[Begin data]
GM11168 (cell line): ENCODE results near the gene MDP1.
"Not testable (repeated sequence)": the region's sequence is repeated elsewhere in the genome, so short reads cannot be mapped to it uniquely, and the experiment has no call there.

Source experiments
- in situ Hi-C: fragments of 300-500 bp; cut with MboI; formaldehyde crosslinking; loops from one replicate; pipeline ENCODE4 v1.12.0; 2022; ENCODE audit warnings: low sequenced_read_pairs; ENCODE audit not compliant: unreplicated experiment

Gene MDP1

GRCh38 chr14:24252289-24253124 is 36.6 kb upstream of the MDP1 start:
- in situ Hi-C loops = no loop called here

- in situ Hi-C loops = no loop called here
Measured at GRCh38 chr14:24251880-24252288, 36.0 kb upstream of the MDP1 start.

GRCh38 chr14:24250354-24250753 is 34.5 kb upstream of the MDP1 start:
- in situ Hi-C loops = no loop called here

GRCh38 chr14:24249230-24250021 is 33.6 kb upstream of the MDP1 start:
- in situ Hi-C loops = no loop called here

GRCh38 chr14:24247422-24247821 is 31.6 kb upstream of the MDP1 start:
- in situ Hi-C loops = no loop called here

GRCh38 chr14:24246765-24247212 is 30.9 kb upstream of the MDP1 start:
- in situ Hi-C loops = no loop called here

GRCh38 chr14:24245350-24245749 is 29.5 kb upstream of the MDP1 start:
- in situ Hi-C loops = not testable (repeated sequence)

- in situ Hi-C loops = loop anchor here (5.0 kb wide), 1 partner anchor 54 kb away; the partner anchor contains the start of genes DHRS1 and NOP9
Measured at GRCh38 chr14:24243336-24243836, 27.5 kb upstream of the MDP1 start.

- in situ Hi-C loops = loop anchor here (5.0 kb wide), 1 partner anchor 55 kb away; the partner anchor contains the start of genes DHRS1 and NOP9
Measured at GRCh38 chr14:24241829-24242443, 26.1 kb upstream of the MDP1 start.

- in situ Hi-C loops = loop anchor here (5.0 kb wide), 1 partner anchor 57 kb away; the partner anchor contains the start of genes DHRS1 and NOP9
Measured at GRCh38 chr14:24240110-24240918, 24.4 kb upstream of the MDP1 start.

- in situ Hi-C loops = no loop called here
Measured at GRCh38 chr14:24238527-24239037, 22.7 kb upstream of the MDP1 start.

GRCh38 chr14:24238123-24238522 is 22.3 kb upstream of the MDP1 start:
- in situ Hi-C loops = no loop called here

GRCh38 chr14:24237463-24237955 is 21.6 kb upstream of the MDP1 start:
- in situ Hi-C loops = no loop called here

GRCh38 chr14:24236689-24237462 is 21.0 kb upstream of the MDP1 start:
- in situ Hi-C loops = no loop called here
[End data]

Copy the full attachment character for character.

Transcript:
GM11168 (cell line): ENCODE results near the gene MDP1.
"Not testable (repeated sequence)": the region's sequence is repeated elsewhere in the genome, so short reads cannot be mapped to it uniquely, and the experiment has no call there.

Source experiments
- in situ Hi-C: fragments of 300-500 bp; cut with MboI; formaldehyde crosslinking; loops from one replicate; pipeline ENCODE4 v1.12.0; 2022; ENCODE audit warnings: low sequenced_read_pairs; ENCODE audit not compliant: unreplicated experiment

Gene MDP1

GRCh38 chr14:24252289-24253124 is 36.6 kb upstream of the MDP1 start:
- in situ Hi-C loops = no loop called here

- in situ Hi-C loops = no loop called here
Measured at GRCh38 chr14:24251880-24252288, 36.0 kb upstream of the MDP1 start.

GRCh38 chr14:24250354-24250753 is 34.5 kb upstream of the MDP1 start:
- in situ Hi-C loops = no loop called here

GRCh38 chr14:24249230-24250021 is 33.6 kb upstream of the MDP1 start:
- in situ Hi-C loops = no loop called here

GRCh38 chr14:24247422-24247821 is 31.6 kb upstream of the MDP1 start:
- in situ Hi-C loops = no loop called here

GRCh38 chr14:24246765-24247212 is 30.9 kb upstream of the MDP1 start:
- in situ Hi-C loops = no loop called here

GRCh38 chr14:24245350-24245749 is 29.5 kb upstream of the MDP1 start:
- in situ Hi-C loops = not testable (repeated sequence)

- in situ Hi-C loops = loop anchor here (5.0 kb wide), 1 partner anchor 54 kb away; the partner anchor contains the start of genes DHRS1 and NOP9
Measured at GRCh38 chr14:24243336-24243836, 27.5 kb upstream of the MDP1 start.

- in situ Hi-C loops = loop anchor here (5.0 kb wide), 1 partner anchor 55 kb away; the partner anchor contains the start of genes DHRS1 and NOP9
Measured at GRCh38 chr14:24241829-24242443, 26.1 kb upstream of the MDP1 start.

- in situ Hi-C loops = loop anchor here (5.0 kb wide), 1 partner anchor 57 kb away; the partner anchor contains the start of genes DHRS1 and NOP9
Measured at GRCh38 chr14:24240110-24240918, 24.4 kb upstream of the MDP1 start.

- in situ Hi-C loops = no loop called here
Measured at GRCh38 chr14:24238527-24239037, 22.7 kb upstream of the MDP1 start.

GRCh38 chr14:24238123-24238522 is 22.3 kb upstream of the MDP1 start:
- in situ Hi-C loops = no loop called here

GRCh38 chr14:24237463-24237955 is 21.6 kb upstream of the MDP1 start:
- in situ Hi-C loops = no loop called here

GRCh38 chr14:24236689-24237462 is 21.0 kb upstream of the MDP1 start:
- in situ Hi-C loops = no loop called here